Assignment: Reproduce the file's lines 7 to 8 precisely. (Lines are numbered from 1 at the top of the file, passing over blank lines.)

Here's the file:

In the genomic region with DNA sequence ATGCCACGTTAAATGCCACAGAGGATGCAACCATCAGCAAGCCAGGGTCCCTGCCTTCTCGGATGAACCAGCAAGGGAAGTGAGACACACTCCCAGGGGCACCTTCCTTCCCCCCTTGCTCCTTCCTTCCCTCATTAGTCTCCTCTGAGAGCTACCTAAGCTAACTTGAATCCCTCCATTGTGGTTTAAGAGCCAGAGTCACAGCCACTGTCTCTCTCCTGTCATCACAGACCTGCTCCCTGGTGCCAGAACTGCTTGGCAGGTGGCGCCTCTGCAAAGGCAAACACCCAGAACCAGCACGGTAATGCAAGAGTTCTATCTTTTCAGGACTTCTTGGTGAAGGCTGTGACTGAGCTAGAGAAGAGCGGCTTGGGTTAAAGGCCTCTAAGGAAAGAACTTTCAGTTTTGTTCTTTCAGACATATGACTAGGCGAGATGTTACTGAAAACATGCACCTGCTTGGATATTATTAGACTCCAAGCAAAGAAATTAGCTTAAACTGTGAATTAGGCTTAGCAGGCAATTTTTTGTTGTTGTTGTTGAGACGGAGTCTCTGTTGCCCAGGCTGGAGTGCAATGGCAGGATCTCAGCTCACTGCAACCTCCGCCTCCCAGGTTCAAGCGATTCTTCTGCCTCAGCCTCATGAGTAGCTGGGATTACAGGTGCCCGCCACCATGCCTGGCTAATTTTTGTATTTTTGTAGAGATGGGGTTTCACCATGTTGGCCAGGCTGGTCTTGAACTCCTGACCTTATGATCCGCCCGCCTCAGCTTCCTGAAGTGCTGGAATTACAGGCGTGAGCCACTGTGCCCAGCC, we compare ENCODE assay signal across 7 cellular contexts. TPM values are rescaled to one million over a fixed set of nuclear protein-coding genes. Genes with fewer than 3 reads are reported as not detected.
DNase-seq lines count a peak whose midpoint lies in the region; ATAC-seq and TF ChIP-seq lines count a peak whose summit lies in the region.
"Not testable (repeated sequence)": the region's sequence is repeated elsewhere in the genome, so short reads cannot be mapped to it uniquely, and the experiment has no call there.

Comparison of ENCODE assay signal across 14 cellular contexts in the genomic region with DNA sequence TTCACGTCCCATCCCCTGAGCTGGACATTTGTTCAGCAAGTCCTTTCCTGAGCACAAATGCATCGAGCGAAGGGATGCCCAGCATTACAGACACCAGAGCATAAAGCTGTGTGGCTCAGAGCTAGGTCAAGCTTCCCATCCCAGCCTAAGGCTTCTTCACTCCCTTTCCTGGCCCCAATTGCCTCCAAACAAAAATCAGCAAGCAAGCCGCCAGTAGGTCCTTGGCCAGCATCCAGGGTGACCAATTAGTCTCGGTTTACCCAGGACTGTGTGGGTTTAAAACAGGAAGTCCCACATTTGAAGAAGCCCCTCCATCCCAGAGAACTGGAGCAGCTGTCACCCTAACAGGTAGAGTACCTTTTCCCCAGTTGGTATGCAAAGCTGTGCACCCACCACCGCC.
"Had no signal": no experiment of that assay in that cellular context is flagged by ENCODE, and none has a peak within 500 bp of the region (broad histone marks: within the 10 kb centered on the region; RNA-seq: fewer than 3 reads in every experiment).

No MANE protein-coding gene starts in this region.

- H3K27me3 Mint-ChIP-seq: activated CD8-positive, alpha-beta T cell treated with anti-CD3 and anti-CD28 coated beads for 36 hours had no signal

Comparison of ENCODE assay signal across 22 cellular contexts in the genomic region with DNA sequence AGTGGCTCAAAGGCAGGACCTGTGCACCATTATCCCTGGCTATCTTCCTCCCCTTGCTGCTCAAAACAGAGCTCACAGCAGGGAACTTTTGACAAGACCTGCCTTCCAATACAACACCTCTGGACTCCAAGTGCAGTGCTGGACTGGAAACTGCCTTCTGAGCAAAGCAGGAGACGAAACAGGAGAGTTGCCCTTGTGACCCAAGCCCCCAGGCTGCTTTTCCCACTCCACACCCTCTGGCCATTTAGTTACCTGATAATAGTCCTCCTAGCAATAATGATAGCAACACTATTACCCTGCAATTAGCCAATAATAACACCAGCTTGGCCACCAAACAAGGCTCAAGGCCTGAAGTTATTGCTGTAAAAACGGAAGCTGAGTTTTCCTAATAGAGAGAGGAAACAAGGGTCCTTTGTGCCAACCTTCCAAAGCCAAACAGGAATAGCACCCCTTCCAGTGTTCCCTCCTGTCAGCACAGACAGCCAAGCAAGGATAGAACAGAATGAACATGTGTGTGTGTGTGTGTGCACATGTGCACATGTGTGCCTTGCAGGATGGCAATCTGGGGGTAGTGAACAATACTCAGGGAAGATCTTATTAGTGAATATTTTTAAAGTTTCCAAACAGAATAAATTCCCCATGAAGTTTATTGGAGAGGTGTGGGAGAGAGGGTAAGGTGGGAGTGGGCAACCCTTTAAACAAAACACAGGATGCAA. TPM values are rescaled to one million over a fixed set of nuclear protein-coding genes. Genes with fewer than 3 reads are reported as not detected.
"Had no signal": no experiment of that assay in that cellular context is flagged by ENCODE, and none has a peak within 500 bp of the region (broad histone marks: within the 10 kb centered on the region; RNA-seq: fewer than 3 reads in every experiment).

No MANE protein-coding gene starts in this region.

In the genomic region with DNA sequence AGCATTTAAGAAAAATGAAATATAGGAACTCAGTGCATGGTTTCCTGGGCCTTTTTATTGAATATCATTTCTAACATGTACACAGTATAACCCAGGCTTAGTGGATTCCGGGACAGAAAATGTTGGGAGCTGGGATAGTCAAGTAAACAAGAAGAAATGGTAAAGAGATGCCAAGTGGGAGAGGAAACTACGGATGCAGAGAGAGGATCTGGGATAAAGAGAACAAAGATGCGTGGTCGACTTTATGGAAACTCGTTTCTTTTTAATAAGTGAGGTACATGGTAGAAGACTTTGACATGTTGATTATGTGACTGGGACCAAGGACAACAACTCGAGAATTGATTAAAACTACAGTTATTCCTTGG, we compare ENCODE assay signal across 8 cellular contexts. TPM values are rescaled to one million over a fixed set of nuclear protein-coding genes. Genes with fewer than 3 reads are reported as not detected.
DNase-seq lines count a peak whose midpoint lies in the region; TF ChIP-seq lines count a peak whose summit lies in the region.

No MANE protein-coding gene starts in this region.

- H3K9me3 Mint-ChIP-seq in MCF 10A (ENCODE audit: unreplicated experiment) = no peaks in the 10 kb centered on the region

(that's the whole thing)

- H3K27me3 Mint-ChIP-seq: activated CD8-positive, alpha-beta T cell treated with anti-CD3 and anti-CD28 coated beads for 36 hours had no signal

Comparison of ENCODE assay signal across 22 cellular contexts in the genomic region with DNA sequence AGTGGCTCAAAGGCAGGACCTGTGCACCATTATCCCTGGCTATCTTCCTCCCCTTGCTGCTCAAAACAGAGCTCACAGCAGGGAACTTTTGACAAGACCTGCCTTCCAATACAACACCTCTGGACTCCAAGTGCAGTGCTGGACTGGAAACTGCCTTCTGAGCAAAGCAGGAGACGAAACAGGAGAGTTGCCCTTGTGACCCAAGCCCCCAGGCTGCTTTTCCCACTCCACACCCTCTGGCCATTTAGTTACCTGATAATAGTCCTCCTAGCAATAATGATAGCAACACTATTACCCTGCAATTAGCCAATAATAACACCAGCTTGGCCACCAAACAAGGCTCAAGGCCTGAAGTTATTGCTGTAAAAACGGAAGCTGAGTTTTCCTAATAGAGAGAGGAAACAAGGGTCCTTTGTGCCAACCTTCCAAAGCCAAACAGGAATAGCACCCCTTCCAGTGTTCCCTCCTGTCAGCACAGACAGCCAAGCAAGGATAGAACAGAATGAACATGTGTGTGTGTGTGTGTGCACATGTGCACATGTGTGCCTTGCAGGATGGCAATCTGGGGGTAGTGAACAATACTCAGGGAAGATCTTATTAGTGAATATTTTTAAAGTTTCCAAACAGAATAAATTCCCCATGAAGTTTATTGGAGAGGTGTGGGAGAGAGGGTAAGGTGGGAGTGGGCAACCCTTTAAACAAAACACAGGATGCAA. TPM values are rescaled to one million over a fixed set of nuclear protein-coding genes. Genes with fewer than 3 reads are reported as not detected.